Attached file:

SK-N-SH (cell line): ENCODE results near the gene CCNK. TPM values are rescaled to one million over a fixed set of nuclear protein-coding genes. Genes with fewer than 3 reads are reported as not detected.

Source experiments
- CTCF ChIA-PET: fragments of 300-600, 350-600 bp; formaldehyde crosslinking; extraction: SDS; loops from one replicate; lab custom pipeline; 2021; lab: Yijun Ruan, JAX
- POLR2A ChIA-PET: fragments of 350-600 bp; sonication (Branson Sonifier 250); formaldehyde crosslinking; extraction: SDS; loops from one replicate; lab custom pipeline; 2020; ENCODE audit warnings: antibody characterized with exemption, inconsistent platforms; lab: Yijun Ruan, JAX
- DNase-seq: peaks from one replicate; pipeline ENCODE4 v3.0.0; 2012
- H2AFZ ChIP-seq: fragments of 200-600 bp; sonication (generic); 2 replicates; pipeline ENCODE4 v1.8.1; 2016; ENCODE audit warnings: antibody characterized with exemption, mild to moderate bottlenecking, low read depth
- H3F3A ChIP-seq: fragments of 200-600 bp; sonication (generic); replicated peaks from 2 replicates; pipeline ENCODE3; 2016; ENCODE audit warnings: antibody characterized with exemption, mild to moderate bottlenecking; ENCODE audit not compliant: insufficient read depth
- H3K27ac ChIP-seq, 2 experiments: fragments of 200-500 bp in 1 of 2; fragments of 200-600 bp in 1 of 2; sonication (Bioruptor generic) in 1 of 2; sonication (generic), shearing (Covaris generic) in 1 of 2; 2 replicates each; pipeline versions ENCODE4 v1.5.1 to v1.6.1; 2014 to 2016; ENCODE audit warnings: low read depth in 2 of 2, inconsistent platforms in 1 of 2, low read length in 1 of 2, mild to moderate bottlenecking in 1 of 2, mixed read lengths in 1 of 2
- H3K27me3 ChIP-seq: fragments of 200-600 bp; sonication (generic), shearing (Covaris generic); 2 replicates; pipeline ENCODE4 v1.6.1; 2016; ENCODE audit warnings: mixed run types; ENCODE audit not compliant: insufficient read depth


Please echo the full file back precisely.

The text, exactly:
SK-N-SH (cell line): ENCODE results near the gene CCNK. TPM values are rescaled to one million over a fixed set of nuclear protein-coding genes. Genes with fewer than 3 reads are reported as not detected.

Source experiments
- CTCF ChIA-PET: fragments of 300-600, 350-600 bp; formaldehyde crosslinking; extraction: SDS; loops from one replicate; lab custom pipeline; 2021; lab: Yijun Ruan, JAX
- POLR2A ChIA-PET: fragments of 350-600 bp; sonication (Branson Sonifier 250); formaldehyde crosslinking; extraction: SDS; loops from one replicate; lab custom pipeline; 2020; ENCODE audit warnings: antibody characterized with exemption, inconsistent platforms; lab: Yijun Ruan, JAX
- DNase-seq: peaks from one replicate; pipeline ENCODE4 v3.0.0; 2012
- H2AFZ ChIP-seq: fragments of 200-600 bp; sonication (generic); 2 replicates; pipeline ENCODE4 v1.8.1; 2016; ENCODE audit warnings: antibody characterized with exemption, mild to moderate bottlenecking, low read depth
- H3F3A ChIP-seq: fragments of 200-600 bp; sonication (generic); replicated peaks from 2 replicates; pipeline ENCODE3; 2016; ENCODE audit warnings: antibody characterized with exemption, mild to moderate bottlenecking; ENCODE audit not compliant: insufficient read depth
- H3K27ac ChIP-seq, 2 experiments: fragments of 200-500 bp in 1 of 2; fragments of 200-600 bp in 1 of 2; sonication (Bioruptor generic) in 1 of 2; sonication (generic), shearing (Covaris generic) in 1 of 2; 2 replicates each; pipeline versions ENCODE4 v1.5.1 to v1.6.1; 2014 to 2016; ENCODE audit warnings: low read depth in 2 of 2, inconsistent platforms in 1 of 2, low read length in 1 of 2, mild to moderate bottlenecking in 1 of 2, mixed read lengths in 1 of 2
- H3K27me3 ChIP-seq: fragments of 200-600 bp; sonication (generic), shearing (Covaris generic); 2 replicates; pipeline ENCODE4 v1.6.1; 2016; ENCODE audit warnings: mixed run types; ENCODE audit not compliant: insufficient read depth